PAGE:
A History of the Czech Lands
Charles University, 2009 - 639 oldal
Born January 1, 1993 after it split with Slovakia, the Czech Republic is one of the youngest members of the European Union. Despite its youth as a nation, this land and the areas just outside its modern borders boasts an ancient and intricate past. With A History of the Czech Lands, editors Jaroslav Pánek and Oldrich Tuma—along with several scholars from the Academy of Sciences of the Czech Republic and Charles University—provide one of the most complete historical accounts of this region to date.
Pánek and Tuma's history begins in the Neolithic era and follows the development of the state as it transformed into the Kingdom of Bohemia during the ninth century, into Czechoslovakia after World War I, and finally into the Czech Republic. Such a tumultuous political past arises in part from a fascinating native people, and A History of the Czech Lands profiles the Czechs in great detail, delving into past and present traditions and explaining how generation after generation adapted to a perpetually changing government and economy. In addition, Pánek and Tuma examine the many minorities that now call these lands home—Jews, Slovaks, Poles, Germans, Ukrainians, and others—and how each group's migration to the region has contributed to life in the Czech Republic today.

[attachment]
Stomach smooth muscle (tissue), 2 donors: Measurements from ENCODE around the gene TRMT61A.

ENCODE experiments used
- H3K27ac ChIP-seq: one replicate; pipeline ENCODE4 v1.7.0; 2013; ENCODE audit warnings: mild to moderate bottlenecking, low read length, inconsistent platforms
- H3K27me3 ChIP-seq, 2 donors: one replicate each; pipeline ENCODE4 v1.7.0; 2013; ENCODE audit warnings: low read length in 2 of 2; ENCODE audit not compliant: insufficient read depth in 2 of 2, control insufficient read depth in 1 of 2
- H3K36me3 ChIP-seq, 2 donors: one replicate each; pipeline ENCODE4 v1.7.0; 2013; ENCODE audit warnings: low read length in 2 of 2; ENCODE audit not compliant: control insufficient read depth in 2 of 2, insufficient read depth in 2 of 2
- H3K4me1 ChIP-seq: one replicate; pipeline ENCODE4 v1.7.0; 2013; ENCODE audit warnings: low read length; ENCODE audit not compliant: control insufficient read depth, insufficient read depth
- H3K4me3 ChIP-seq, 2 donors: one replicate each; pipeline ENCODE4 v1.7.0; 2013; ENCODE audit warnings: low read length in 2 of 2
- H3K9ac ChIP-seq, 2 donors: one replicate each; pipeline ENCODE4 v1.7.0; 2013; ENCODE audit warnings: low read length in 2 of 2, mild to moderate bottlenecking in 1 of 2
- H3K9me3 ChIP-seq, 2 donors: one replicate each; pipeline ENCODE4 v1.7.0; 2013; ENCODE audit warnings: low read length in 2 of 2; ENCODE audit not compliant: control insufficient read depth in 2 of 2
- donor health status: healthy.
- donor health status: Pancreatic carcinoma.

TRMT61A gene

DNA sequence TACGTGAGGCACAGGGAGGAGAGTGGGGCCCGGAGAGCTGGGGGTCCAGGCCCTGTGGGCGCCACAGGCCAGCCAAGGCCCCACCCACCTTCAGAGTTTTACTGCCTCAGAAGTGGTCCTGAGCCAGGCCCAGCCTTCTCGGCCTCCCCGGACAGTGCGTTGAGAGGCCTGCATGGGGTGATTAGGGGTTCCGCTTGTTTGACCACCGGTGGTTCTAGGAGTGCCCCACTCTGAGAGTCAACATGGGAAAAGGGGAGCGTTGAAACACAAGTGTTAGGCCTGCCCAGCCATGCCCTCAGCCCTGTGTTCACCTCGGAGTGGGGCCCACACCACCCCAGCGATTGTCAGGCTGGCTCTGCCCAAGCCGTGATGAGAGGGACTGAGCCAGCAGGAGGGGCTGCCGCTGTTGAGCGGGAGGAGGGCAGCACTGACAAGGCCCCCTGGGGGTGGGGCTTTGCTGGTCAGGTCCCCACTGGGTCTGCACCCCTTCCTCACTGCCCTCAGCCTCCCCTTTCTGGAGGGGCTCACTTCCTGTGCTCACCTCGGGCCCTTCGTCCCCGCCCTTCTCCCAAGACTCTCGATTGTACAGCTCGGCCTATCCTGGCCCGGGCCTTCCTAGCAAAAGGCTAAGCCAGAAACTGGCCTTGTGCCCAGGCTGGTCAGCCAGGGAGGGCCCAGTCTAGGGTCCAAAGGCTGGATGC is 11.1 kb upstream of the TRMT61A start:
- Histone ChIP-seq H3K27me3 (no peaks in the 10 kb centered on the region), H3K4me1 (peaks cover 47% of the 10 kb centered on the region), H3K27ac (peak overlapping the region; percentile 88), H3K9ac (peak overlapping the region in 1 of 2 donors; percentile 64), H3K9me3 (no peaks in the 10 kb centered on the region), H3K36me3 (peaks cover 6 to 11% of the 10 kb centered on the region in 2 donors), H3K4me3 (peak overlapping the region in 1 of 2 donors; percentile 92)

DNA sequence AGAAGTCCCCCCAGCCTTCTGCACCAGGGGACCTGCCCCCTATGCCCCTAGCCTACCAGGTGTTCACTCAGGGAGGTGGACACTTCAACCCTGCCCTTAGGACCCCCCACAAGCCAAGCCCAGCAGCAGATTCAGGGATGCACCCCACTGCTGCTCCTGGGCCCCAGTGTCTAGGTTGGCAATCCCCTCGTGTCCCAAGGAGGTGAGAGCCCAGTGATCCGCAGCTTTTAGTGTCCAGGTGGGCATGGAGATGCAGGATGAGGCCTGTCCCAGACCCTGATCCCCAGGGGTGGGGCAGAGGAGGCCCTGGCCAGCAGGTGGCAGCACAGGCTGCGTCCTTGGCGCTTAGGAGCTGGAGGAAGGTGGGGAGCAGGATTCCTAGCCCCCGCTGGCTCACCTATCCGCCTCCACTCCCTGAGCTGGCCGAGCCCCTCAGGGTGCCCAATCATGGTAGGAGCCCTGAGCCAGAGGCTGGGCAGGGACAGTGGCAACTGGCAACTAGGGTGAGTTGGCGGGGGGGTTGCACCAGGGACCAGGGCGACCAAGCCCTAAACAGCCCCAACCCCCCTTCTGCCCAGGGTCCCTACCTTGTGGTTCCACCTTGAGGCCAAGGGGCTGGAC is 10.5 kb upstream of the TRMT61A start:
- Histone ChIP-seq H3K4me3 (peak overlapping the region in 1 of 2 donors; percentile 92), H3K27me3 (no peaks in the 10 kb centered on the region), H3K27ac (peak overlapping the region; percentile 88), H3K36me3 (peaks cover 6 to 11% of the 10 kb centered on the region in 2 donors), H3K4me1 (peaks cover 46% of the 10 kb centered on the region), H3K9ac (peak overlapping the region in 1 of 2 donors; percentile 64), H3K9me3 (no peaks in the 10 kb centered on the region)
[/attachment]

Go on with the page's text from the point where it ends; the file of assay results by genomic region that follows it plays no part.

The first study in English with this scope and ambition, A History of the Czech Lands is essential for scholars of Slavic, Central, and East European studies and a must-read for those who trace their ancestry to these lands.
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Each of the two camps assumed an unyielding position: the National-Socialists,
the CSL and the Slovak Democrats insisted that the government resolution must
be implemented, their positions backed by President BeneS himself - all of them
Positions had to be relinquished not only by those arrested and investigated by
the StB, but also by their closest collaborators. Hundreds of people were affected.
Both top officials and rank-and-file members of the CPCz were wracked with ...
it was the position of Prime Minister in which direct responsibility for the
deteriorating, reform-hungry economy was most palpable. In 1987 and 1988, the
CPCz leaders took the plunge and carried out a number of personnel changes,
but their ...
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